Stefan T. Vail Cooperative House

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Coordinates: 42°17′01.91″N 83°44′30.90″W / 42.2838639°N 83.7419167°W / 42.2838639; -83.7419167 In Ann Arbor, Michigan, Stefan T. Vail Cooperative House (or Vail House) is a housing cooperative for college students at the University of Michigan, Washtenaw Community College, and Eastern Michigan University. A member of the Inter-Cooperative Council (ICC) in Ann Arbor, Vail house is named after Stefan Valavanis, a former ICC President who became a notable economist.

Stefan T. Vail House

History[edit]

The building proper was constructed in 1853 and has been recognized by the Ann Arbor Historical Commission; one of the pillars on the front porch bears a plaque which identifies it as the Hubbell Gregory House. Gregory was the original owner of the house and his descendants lived there until 1914. Afterwards it became the residence of the family of Horace Greely Prettyman, who owned the Ann Arbor Press. In 1960 it was purchased by the Inter-Cooperative Council and opened as women's housing cooperative in the Fall of 1961. In addition to being one of the oldest houses in Ann Arbor, Vail House also boasts a magnificent oak tree in its front yard which has been estimated to be over two hundred years old.

Stefan T. Valavanis[edit]

Vail House was named for Stefan T. Vail (or Stefan Valavanis), who was an ICC member and president in the mid-1950s. While at the University of Michigan, Stefan Vail helped to devise the financial structure of the ICC.[1] After having earned his doctorate in economics, Stefan Vail was an assistant professor of economics at Harvard University from 1956–1958.[2] Stefan Vail was killed in Greece in the summer of 1958, while he was visiting his family. His death was called a "tragedy" by his senior colleague at the Harvard Economics Department, Seymour Harris, who wrote that Valavanis was "brilliant, imaginative, and a first–class scholar and teacher"; according to Seymour, Valavanis's econometrics textbook had "pedagogical strength", proceeding "more by statements of problems and examples than by the development of mathematical proofs".[3] Soon after, the ICC Board of Directors voted to name the next house they purchased after Vail, in recognizing his contributions to the ICC and to economics.[4] In 1979, European members of the Econometric Society contributed papers to a volume commemorating Valavanis.[5]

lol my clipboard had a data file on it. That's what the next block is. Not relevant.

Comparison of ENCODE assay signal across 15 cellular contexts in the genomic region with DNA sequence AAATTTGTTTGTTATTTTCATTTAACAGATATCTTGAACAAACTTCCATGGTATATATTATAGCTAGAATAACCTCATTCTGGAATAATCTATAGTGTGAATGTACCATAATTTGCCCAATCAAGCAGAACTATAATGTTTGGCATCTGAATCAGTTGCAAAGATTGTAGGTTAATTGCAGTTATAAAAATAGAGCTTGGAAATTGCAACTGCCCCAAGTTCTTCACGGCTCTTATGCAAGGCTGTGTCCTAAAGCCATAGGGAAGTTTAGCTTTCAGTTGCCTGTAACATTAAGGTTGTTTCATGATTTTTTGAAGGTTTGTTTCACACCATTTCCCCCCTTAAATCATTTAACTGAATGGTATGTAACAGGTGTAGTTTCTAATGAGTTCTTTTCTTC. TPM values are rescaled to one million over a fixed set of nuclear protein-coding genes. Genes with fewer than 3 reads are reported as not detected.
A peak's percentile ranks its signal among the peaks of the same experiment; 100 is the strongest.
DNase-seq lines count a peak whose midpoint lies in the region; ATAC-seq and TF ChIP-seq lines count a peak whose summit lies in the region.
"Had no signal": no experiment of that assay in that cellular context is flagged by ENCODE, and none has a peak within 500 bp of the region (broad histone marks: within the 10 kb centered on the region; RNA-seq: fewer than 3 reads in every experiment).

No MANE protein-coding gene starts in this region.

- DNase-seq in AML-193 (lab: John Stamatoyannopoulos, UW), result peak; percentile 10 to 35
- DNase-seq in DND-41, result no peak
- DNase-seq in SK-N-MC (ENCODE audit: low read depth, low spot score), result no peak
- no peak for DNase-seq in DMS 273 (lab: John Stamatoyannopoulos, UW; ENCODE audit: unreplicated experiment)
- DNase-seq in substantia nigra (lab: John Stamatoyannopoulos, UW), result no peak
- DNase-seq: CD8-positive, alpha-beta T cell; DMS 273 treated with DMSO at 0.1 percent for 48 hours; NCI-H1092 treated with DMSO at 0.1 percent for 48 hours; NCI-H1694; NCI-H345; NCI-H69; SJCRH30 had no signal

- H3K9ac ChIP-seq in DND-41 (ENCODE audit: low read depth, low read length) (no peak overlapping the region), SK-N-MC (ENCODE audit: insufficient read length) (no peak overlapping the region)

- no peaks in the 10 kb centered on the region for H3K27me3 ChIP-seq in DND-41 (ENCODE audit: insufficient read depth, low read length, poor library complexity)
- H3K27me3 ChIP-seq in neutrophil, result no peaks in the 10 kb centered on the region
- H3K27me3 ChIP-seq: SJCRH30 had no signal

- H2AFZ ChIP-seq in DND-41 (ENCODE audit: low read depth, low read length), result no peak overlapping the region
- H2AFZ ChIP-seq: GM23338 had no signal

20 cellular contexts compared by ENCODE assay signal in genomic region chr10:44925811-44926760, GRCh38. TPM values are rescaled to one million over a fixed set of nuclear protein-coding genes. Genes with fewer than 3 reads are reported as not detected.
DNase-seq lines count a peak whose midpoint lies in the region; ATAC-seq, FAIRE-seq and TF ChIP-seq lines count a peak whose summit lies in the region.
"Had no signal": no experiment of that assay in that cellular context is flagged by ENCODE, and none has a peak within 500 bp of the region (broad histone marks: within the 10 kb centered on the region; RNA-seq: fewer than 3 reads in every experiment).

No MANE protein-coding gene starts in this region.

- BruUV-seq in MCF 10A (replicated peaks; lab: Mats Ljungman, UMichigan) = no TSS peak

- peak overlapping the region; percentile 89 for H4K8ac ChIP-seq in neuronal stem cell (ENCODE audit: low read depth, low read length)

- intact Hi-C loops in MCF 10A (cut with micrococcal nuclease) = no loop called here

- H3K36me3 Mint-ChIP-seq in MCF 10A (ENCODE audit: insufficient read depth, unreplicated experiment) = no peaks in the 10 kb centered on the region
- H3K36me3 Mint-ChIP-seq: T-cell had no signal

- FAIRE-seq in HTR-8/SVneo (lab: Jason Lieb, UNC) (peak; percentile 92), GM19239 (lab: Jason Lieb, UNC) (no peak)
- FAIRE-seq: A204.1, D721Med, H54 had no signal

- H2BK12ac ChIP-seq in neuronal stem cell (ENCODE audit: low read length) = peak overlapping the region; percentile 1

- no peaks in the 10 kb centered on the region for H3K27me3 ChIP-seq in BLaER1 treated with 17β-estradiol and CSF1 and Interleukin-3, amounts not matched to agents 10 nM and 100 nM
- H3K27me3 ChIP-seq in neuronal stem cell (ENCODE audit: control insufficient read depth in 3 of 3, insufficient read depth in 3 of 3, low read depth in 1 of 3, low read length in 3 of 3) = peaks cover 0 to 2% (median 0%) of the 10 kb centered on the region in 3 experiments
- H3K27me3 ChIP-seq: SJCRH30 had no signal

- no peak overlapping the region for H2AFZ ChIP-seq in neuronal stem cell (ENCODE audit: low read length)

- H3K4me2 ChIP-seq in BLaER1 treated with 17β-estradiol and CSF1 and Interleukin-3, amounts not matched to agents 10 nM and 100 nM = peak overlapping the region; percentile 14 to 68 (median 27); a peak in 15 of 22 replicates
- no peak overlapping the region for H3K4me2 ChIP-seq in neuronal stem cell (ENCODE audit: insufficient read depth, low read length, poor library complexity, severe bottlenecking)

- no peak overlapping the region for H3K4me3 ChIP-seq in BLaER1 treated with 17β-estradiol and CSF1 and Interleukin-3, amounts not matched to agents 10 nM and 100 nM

References[edit]

  1. ^ Stephan T. Vail Cooperative House History
  2. ^ Valavanis, Stefan (1959). Alfred H. Conrad (from Vail's manuscript), ed. Econometrics: An introduction to maximum likelihood methods. Economics handbook series. New York: McGraw–Hill Book Company, Inc. 
  3. ^ Harris, Seymour, ed.; Valavanis, Stefan (1959). "Editor's preface". Econometrics: An introduction to maximum likelihood methods. Economics handbook series (edited by Alfred H. Conrad (from Vail's manuscript) and posthumously published ed.). New York: McGraw–Hill Book Company, Inc. pp. vii–viii. 
  4. ^ Stephan T. Vail Cooperative House History
  5. ^ E. G. Chratis, ed. (1981). Proceedings of the Econometric Society European meeting 1979 (Athens, September 3–6): Selected econometric papers in memory of Stefan Valavanis. Contributions to economic analysis 138. pp. xvi+444. ISBN 0-444-86184-X. 

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